Aol News: Pakistan Boosts Nuke Program Amid Regional Tension
‘(Oct. 6) -- Pakistan has ramped up construction of a nuclear reactor supporting its atomic weapons program, according to an analysis of new satellite imagery of the site. The development comes amid heightened tension with Washington over Pakistan's commitment to fighting the Taliban. A photo of the Khushab military nuclear site, in Punjab about 100 miles northwest of Lahore and about the same distance from the Afghan border, shows construction of the third heavy water reactor there is progressing more quickly than earlier reactor projects, according to the Institute for Science and International Security, a Washington-based group that tracks nuclear proliferation. The image, obtained by ISIS from DigitalGlobe, is dated Sept. 9 and was made public Tuesday. The apparent completion of cooling towers at Khushab shows the reactor is more than a year ahead of schedule compared with the last reactor constructed at the site, according to Paul Brannan, a senior researcher at ISIS who specializes in the international nuclear black market and analysis of satellite imagery. The Khushab reactors process plutonium, and Pakistan is believed to have accelerated its plutonium production to create a new generation of plutonium-based thermonuclear weapons that are smaller, lighter and more powerful than its current arsenal, according to ISIS. ISIS reported last year that Pakistan appears to have expanded its plutonium separation capability at facilities in Rawalpindi, north of Khushab, to handle the increase in spent plutonium fuel from the new reactors.’

UN News Centre: UN nuclear watchdog team suggests safety improvements for French power plant
‘6 October 2010 - After visiting a nuclear power plant in eastern France, an international team led by the United Nations International Atomic Energy Agency (IAEA) has made recommendations on how to reinforce its safety practices. At the request of the French Government, the IAEA set up the team comprising experts from nine countries to carry out an Operational Safety Review (OSART) of the Saint-Alban Nuclear Power Plant. The experts’ mission covered areas including management, training, maintenance, radiation protection and emergency planning and preparedness. The team acknowledged the plant’s good practices, including its safety guidelines for outages and the use of remote video surveillance of fuel inspection and handling activities. Areas which could be improved, it said, are improving the effective control of contamination and limiting access to the main control room to only necessary personnel.’

Bloomberg: South Korea Plans to Lend $10 Billion for U.A.E. Nuclear Plants
‘South Korea expects to lend about $10 billion for the United Arab Emirates’ first nuclear plants, more than doubling pledges it has already made this year to finance construction projects in the Middle East. The Export-Import Bank of Korea expects to lend most of the money that Korea Electric Power Corp. and contractors will need to borrow to build four 1,400-megawatt atomic power stations in the U.A.E., said the bank’s chief representative in Dubai. The state-owned bank, known also as Kexim, provides credit for Korean companies overseas and has already committed this year to lend $9.4 billion for energy projects and other infrastructure work in the Middle East. Loans for the construction in Saudi Arabia of the Yanbu oil refinery and two power plants may be among its next big deals.’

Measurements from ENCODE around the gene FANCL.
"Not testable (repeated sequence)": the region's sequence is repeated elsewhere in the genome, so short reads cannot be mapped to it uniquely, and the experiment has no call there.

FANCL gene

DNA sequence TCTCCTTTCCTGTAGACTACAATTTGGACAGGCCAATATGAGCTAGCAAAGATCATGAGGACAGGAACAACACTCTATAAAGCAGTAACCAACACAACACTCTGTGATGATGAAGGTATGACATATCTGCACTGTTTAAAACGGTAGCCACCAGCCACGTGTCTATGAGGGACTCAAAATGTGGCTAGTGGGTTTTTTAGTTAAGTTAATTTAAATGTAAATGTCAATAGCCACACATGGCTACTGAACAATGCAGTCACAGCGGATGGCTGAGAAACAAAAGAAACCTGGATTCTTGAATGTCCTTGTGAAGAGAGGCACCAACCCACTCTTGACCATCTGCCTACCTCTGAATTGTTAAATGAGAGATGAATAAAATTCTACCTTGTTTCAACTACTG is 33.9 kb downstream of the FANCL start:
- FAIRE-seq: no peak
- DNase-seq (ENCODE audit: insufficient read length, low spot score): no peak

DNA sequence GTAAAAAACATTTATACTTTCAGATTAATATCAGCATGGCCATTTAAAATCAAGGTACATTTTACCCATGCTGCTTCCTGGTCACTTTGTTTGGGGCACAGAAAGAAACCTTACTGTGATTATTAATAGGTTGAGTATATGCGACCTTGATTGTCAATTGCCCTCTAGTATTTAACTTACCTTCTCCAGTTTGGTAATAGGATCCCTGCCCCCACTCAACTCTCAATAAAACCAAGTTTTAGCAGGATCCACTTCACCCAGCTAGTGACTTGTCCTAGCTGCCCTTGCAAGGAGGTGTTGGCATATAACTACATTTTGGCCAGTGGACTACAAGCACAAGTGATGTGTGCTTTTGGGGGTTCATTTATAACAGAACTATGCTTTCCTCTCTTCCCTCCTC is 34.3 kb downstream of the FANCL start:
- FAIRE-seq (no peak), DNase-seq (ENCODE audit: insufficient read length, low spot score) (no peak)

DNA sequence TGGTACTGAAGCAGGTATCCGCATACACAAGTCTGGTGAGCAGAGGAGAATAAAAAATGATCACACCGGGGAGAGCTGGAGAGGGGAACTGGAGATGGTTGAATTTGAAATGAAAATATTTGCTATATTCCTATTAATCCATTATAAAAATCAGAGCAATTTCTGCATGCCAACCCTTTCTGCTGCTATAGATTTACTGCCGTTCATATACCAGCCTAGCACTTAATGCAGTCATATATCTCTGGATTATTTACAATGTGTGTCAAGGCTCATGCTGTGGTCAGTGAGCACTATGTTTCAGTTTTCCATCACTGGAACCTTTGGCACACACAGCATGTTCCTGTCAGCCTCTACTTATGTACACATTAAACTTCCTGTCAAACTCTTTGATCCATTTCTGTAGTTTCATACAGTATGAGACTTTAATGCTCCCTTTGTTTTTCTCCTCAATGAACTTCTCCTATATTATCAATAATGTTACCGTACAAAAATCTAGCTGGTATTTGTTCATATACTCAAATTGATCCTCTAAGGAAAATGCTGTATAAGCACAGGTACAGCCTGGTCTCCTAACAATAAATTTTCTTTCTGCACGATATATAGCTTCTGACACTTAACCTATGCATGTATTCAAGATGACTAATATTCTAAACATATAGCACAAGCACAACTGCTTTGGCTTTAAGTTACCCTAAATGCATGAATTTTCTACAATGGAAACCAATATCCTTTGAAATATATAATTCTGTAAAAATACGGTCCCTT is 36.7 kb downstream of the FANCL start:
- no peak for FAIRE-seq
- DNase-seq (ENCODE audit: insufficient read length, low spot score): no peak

World Nuclear News: Russia boosts nuclear fuel exports
‘Russia is set to have foreign contracts for the supply of nuclear fuel and uranium enrichment services worth $20 billion by the end of 2010, Sergey Kiriyenko, director general of Russian state nuclear energy company Rosatom, has promised prime minister Vladimir Putin. Speaking at a meeting of the Presidium of the Russian government, Kiriyenko told Putin that Russia has entered into markets where it previously had little or no representation. He noted that a 15-year supply contract has been signed by Rosatom with a Swiss company for the supply of enriched uranium, while a ten-year contract was signed with Eskom of South African for a significant part of its needs. In addition, he said that a contract for the supply of enriched uranium to meet the full needs of Mexico's sole nuclear power plant (Laguna Verde) has just come into force. Kiriyenko said that Russia had broken into the American market for the first time by signing long-term contracts worth $3 billion for the supply of enriched uranium. He suggested that by the end of 2010, the value of contracts with US companies could rise to $4 billion.’

Tri-City Herald: HANFORD: Consent decree filed in court to hold DOE accountable
‘The Department of Energy and Washington State Department of Ecology have reached agreement on a consent decree that calls for new court-enforced deadlines for emptying Hanford tanks of radioactive waste and treating the waste. They jointly filed a motion today in U.S. District Court, which will become final when it is approved and entered by a federal judge. ‘We now have the full commitment of the federal government, and an enforceable federal court order, to ensure that the Hanford cleanup will stay on track,’ said Gov. Chris Gregoire in a statement. The consent decree represents the beginning of a new level of accountability for the federal government for Hanford environmental cleanup over the next 40 years, said Rob McKenna, Washington state attorney general, in a statement. Among highlights of the consent decree are starting operations of the Hanford vitrification plant in 2019 to treat up to 53 million gallons of radioactive tank waste. The previous deadline had been 2011. The deadline for emptying Hanford’s 149 oldest, leak-prone tanks has been extended from 2018 to 2040, under related changes to the Tri-Party Agreement.’